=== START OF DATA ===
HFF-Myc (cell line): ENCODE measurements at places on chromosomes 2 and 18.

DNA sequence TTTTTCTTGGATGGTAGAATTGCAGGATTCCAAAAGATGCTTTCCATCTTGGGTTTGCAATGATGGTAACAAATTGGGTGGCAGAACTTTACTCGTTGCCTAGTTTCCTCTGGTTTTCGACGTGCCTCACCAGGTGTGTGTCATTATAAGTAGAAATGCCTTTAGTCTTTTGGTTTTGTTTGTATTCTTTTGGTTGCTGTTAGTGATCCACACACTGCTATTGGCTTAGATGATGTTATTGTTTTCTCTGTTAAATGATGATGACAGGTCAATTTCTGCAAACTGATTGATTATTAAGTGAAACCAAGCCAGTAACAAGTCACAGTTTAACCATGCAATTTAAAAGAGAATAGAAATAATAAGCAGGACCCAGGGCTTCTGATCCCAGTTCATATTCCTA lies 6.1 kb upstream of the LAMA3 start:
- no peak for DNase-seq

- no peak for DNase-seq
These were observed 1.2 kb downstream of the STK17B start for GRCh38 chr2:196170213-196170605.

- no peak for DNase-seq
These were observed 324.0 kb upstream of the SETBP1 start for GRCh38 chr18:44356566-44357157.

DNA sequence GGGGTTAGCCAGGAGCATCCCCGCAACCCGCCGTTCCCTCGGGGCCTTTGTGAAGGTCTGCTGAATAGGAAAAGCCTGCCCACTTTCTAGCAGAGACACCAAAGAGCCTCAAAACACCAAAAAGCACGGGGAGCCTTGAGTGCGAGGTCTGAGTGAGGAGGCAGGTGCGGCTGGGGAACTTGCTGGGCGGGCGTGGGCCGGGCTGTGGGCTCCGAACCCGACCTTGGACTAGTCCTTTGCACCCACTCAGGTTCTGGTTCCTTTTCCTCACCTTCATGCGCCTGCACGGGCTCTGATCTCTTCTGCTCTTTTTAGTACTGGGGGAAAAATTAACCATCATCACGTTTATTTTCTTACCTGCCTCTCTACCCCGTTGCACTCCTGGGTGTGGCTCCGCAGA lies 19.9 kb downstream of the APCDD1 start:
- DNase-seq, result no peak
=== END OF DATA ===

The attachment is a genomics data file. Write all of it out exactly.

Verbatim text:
HFF-Myc (cell line): ENCODE measurements at places on chromosomes 2 and 18.

DNA sequence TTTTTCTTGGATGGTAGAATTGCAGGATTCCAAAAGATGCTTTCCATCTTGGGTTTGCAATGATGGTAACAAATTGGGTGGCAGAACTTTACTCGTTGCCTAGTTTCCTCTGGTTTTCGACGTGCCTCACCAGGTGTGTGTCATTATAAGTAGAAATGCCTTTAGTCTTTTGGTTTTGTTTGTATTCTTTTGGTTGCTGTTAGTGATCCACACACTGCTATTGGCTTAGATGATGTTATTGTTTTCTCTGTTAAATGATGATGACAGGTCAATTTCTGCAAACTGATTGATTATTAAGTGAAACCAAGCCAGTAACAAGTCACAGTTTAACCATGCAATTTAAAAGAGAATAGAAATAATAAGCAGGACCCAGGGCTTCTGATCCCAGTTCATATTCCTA lies 6.1 kb upstream of the LAMA3 start:
- no peak for DNase-seq

- no peak for DNase-seq
These were observed 1.2 kb downstream of the STK17B start for GRCh38 chr2:196170213-196170605.

- no peak for DNase-seq
These were observed 324.0 kb upstream of the SETBP1 start for GRCh38 chr18:44356566-44357157.

DNA sequence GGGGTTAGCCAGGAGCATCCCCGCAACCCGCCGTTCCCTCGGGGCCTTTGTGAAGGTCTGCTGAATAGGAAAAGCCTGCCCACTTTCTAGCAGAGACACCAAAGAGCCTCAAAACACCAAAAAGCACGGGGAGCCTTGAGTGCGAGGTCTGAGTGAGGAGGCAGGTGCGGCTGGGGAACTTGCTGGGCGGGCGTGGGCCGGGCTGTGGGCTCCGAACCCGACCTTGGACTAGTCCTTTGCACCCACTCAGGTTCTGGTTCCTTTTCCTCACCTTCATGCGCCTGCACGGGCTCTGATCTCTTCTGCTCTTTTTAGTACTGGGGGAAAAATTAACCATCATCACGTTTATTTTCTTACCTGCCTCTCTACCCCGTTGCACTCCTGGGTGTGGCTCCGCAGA lies 19.9 kb downstream of the APCDD1 start:
- DNase-seq, result no peak